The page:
The Spark of the Post
The remarkable Roger Wood

Roger Wood (right) with New York City mayor Ed Koch in 1982.


John O’Sullivan

Roger Wood, who died last November and whose memorial service will be held this morning at St. Thomas’s Church on Fifth Avenue in New York City, was the editor of the New York Post in the 1970s and 1980s who more than doubled his newspaper’s circulation and made the city’s journalism brasher, livelier, braver, and better.

His editorship was the era of the Post’s famous shock-horror headlines: “Headless Body in Topless Bar,” “Boy Gulps Gas, Explodes,” “Gadaffy Goes Daffy,” and “Eleven Dead and the Band Played On.”

Though these headlines were described as “neo-expressionist poetry” and worse, Roger would point out that they were no more than the literal facts of the case vividly expressed. It was just that he was an editor who pressed his reporters to pursue the facts of the case where other papers quailed or got squeamish. He was indeed the equal in imagination and drive of a Hearst or a Pulitzer.

Yet he looked anything but the part.

Always dressed in a blue blazer, fawn or grey slacks, and a white shirt (occasionally supplemented by an odd Victorian shawl), usually smiling amiably as he padded around the newsroom, addressing men as “dear boy” and women as “lovely one,” Roger would have seemed perfectly at home at the 19th hole of some suburban golf club in southern England.

Roger was indeed English, though born in Belgium and not speaking English until he was seven. He had a very English career to start with: wartime service in the RAF, Oxford, early journalistic training in the provinces, then a rapid rise on the Daily Express to the deputy editorship under the original press lord, Lord Beaverbrook.

One morning he received a summons to join Beaverbrook in the south of France. Arriving at his host’s villa, he was invited to join him on the terrace even before he could unpack. Beaverbrook greeted him with a copy of that morning’s editorial. It attacked one of the old man’s favorite politicians, but had fortunately been written not by Roger but by his editor.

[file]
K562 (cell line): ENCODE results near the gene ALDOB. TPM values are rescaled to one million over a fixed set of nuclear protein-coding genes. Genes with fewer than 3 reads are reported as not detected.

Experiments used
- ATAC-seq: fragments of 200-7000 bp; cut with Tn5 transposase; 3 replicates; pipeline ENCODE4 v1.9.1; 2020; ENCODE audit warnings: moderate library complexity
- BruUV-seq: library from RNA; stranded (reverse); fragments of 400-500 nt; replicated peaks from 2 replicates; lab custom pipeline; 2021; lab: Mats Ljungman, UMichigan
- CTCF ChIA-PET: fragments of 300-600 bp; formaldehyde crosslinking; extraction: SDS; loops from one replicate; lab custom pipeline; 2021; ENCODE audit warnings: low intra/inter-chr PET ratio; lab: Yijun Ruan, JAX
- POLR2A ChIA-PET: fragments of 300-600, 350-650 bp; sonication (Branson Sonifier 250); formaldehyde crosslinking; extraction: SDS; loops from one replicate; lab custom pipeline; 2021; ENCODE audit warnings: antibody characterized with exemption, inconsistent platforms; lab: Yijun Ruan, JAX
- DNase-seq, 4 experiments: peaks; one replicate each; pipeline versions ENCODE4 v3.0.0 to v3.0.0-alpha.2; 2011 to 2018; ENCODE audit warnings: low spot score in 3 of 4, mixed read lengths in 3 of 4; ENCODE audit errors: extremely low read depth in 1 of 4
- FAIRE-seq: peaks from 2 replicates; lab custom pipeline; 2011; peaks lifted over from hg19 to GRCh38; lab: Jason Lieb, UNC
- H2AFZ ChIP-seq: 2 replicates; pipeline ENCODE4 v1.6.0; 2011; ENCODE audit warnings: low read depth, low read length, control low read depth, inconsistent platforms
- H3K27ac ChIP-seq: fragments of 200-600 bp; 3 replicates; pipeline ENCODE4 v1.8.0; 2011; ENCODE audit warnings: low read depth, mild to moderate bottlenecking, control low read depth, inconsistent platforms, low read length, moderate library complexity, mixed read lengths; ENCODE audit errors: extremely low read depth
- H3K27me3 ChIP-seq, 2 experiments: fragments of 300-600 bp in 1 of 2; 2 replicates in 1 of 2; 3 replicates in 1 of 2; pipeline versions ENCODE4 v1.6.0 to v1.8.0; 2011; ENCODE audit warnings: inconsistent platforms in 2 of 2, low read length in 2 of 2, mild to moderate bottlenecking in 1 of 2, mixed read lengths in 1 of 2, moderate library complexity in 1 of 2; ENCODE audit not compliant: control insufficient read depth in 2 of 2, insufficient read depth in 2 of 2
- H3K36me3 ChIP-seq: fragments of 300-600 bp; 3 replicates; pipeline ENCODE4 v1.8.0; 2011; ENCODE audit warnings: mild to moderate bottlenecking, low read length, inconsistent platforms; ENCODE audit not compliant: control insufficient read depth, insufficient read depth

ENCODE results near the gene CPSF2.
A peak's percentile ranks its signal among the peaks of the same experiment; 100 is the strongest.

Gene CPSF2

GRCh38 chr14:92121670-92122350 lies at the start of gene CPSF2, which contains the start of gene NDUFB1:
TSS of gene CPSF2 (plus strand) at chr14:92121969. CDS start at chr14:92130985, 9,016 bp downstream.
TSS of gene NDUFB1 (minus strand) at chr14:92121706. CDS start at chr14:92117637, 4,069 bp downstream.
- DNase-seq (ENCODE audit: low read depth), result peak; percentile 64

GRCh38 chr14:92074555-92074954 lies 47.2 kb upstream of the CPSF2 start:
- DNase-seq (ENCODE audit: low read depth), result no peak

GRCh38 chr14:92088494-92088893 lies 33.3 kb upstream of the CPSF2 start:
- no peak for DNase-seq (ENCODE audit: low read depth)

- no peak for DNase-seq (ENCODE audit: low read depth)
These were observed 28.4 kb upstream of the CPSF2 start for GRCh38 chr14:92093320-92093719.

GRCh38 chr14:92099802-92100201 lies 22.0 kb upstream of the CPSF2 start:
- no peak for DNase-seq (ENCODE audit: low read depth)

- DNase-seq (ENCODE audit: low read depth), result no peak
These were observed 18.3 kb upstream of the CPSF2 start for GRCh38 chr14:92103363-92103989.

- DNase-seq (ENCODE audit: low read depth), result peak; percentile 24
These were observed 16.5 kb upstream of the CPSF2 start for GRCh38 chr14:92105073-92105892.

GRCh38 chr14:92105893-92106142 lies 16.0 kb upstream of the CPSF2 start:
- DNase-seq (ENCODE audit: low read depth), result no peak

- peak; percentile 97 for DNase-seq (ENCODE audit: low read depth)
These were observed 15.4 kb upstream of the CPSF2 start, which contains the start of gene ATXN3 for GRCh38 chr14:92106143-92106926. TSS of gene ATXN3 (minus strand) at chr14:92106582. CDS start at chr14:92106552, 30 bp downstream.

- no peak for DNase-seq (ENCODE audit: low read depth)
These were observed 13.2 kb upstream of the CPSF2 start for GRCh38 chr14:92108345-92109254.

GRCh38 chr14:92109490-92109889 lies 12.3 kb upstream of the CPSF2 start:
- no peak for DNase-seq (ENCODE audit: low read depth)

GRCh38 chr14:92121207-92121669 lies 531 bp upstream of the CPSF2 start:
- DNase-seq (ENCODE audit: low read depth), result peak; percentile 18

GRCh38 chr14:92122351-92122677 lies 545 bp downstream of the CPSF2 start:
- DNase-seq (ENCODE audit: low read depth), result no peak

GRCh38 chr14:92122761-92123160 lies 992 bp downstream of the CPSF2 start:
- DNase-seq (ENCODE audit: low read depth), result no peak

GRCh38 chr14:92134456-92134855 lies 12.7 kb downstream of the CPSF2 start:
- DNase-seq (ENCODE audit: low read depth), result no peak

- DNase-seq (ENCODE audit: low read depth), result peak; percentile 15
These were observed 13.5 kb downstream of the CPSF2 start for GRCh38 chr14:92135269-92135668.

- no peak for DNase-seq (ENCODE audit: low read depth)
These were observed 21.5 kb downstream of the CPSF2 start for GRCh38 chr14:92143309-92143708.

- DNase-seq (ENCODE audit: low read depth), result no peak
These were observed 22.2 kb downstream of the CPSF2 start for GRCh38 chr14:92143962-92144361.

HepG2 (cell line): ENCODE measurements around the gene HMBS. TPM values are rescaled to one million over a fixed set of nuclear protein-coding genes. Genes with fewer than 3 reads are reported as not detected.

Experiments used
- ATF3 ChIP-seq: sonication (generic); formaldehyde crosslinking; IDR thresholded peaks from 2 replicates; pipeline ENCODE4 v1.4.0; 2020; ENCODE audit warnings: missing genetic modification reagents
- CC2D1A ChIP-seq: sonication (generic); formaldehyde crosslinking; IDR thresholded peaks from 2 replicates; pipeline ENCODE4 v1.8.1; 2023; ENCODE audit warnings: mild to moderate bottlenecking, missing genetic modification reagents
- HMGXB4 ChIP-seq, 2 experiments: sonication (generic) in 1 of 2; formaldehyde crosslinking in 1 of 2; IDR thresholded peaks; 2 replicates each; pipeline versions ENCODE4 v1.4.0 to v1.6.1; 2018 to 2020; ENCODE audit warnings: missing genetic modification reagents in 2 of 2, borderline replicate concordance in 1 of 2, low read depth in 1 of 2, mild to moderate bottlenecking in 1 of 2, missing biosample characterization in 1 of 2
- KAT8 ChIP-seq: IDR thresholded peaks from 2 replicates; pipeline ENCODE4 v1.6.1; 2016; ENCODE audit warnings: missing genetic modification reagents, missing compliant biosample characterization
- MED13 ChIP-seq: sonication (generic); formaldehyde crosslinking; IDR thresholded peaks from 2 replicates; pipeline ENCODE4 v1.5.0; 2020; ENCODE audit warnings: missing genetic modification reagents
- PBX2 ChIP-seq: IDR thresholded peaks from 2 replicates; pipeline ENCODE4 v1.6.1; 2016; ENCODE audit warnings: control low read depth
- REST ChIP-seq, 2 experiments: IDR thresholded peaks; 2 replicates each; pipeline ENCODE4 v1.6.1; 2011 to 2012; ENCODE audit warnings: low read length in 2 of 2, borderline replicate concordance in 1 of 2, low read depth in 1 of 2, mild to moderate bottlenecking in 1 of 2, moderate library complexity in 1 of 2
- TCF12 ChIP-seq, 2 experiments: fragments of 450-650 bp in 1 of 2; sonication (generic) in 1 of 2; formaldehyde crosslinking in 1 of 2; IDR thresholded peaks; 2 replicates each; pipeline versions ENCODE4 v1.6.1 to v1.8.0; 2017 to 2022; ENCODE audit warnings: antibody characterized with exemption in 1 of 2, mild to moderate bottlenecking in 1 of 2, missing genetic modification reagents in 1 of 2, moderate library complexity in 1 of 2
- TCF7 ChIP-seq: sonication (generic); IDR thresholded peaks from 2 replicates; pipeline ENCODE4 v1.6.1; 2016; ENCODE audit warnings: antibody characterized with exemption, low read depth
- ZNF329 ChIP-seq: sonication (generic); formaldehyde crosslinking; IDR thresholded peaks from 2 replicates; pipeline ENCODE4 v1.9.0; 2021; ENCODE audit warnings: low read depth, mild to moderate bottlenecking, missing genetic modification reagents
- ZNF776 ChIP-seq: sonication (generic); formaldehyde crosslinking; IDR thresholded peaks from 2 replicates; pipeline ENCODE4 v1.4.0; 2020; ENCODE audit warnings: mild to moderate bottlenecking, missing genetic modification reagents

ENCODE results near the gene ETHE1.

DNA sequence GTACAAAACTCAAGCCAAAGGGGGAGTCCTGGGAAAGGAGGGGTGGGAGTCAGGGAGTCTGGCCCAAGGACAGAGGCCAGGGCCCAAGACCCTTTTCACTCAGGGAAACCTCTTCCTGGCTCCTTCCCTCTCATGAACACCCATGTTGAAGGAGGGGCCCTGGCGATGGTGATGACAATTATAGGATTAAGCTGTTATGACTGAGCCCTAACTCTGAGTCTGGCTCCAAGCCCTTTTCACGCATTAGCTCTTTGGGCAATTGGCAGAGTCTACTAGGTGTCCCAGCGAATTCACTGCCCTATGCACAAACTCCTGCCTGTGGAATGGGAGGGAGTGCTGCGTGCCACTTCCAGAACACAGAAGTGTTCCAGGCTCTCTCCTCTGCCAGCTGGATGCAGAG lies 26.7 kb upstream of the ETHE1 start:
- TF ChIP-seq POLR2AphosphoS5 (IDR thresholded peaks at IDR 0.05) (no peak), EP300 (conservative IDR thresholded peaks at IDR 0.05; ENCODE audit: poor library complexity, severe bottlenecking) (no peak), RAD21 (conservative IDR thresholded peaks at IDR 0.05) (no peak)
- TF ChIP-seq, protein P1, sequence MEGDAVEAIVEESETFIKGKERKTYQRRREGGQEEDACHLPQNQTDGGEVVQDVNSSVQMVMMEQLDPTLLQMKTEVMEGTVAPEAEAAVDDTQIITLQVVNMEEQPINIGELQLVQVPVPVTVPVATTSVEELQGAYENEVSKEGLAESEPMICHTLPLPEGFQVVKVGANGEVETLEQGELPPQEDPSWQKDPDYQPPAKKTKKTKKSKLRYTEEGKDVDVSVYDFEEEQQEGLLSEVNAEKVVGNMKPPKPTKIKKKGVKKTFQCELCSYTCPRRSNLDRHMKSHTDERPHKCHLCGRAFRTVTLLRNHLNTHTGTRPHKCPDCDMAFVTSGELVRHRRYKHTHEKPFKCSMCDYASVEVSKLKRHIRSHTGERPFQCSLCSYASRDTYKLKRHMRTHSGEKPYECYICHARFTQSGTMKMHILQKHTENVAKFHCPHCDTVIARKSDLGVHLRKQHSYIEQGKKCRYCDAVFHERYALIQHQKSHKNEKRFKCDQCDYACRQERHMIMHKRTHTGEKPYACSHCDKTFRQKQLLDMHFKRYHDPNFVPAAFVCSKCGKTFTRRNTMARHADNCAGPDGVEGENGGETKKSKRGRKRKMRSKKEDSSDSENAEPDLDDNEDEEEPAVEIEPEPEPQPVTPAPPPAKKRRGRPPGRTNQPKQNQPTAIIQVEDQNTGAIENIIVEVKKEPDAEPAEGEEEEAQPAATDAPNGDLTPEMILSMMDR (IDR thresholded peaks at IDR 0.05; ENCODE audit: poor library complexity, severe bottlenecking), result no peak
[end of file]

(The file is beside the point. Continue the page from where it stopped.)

“Do you know what I think of that editorial, Mr. Wood?” Beaverbrook asked.  

“No sir,” Roger answered.

By way of reply, Beaverbrook threw the offending paper on the ground, jumped onto it, and began kicking it in a prolonged little dance that eventually reduced the editorial to tiny pieces of newsprint that drifted off in the breeze.

“Good morning, Mr. Wood, you are now the editor of the Daily Express,” Beaverbrook concluded. “Enjoy your trip back to London.”

Thus Roger became one of the youngest ever national-newspaper editors in history. Not surprisingly in these circumstances, however, he was also a short-lived editor. The period was known to classical scholars as “the year of the four editors.” He went on to head magazines and publishing enterprises in England and Australia.

By the time he arrived in America as editor of the Star, he had accumulated a great deal of journalistic and political experience. Outwardly he still seemed the amiable golf-club charmer. Only the piercing quality of his blue eyes and a certain crocodile quality about his smile indicated that here was a creature far more formidable even than the average graduate of the Fleet Street tabloids. Appointed editor of the Post just six months after Rupert Murdoch bought the paper, Wood very quickly stamped his authority on it — and within a year or two he was forcing other editors to scramble to keep up with him.

How so? Well, Roger saw three things about the New York journalism of the mid-1970s.

First, it was lazy, timid, conformist, and therefore spoon-fed. Coverage of both City Hall and Albany, let alone Washington, was reliant upon leaks by officials and politicians whose reward was favorable treatment. If New York had been well-run and successful, there might have been at least an excuse for such coverage. But it was actually sliding towards bankruptcy, crime, and chaos — and the people knew it even if the journos did not.

Roger appointed some first-class, aggressive reporters to the main political slots and then proceeded to harry them unmercifully. Within a very short time, the Post was getting scoops and pols were going to jail. Other papers had to follow suit.


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